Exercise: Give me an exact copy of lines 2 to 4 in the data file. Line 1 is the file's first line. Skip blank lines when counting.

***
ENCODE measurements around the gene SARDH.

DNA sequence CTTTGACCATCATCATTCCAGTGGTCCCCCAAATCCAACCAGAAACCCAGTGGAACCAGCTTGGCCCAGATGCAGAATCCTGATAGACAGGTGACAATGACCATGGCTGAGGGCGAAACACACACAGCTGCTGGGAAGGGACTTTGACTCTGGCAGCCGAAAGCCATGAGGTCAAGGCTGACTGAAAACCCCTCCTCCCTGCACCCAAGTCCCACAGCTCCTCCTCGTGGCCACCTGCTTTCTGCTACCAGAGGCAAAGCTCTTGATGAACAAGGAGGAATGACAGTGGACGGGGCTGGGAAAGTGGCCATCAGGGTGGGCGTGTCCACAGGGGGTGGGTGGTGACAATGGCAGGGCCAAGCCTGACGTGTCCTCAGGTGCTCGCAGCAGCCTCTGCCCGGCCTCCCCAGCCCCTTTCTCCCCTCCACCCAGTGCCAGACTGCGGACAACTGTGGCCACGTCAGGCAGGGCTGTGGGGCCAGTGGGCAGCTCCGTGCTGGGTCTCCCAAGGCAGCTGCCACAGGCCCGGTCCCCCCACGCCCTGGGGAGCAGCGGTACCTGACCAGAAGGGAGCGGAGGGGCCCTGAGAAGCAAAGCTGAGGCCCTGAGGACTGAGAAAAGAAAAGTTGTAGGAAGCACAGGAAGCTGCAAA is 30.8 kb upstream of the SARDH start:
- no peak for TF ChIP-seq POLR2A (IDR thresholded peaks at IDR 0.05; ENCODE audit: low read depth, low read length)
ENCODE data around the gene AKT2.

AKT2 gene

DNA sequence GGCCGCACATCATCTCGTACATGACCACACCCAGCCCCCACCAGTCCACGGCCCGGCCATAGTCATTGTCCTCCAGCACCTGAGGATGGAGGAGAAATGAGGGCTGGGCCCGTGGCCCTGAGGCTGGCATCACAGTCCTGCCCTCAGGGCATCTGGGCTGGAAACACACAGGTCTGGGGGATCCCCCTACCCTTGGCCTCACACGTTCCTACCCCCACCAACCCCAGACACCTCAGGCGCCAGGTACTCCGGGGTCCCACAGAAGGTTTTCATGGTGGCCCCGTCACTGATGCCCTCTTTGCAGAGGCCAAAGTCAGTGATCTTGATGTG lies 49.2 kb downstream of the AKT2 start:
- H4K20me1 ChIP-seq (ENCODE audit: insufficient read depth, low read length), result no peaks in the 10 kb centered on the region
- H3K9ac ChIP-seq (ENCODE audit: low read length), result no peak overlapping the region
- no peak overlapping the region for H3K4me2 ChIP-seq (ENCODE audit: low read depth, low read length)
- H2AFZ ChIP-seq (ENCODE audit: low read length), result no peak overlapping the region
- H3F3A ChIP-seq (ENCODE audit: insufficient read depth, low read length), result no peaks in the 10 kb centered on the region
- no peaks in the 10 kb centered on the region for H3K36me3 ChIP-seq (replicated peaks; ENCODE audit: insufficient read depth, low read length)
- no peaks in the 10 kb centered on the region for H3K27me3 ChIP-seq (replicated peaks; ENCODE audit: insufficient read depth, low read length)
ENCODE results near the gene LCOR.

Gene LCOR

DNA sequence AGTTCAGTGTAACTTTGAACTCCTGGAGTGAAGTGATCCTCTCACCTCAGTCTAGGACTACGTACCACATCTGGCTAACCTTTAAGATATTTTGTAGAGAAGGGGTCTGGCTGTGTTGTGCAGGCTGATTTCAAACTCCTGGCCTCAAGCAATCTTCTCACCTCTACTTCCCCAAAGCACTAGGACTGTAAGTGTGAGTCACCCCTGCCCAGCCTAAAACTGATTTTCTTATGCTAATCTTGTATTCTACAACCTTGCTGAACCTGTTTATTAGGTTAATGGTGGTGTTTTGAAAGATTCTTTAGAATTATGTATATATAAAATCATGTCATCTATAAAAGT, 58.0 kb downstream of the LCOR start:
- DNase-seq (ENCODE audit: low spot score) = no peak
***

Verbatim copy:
DNA sequence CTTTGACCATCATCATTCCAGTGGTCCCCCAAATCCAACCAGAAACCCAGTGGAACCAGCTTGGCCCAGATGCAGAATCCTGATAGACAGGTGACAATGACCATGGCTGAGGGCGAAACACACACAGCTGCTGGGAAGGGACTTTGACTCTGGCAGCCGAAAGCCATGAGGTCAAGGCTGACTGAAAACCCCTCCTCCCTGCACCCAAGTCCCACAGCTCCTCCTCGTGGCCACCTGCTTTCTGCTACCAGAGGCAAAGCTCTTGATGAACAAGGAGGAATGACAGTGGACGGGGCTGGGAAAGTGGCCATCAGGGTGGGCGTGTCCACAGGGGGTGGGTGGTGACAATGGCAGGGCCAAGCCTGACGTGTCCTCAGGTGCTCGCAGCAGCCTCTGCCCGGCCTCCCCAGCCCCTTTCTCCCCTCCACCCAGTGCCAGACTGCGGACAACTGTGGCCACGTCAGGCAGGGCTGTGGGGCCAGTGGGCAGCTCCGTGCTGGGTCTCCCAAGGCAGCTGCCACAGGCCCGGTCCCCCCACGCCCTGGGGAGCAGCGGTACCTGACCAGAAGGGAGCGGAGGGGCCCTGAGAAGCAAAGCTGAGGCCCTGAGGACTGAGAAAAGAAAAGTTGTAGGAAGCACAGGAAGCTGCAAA is 30.8 kb upstream of the SARDH start:
- no peak for TF ChIP-seq POLR2A (IDR thresholded peaks at IDR 0.05; ENCODE audit: low read depth, low read length)
ENCODE data around the gene AKT2.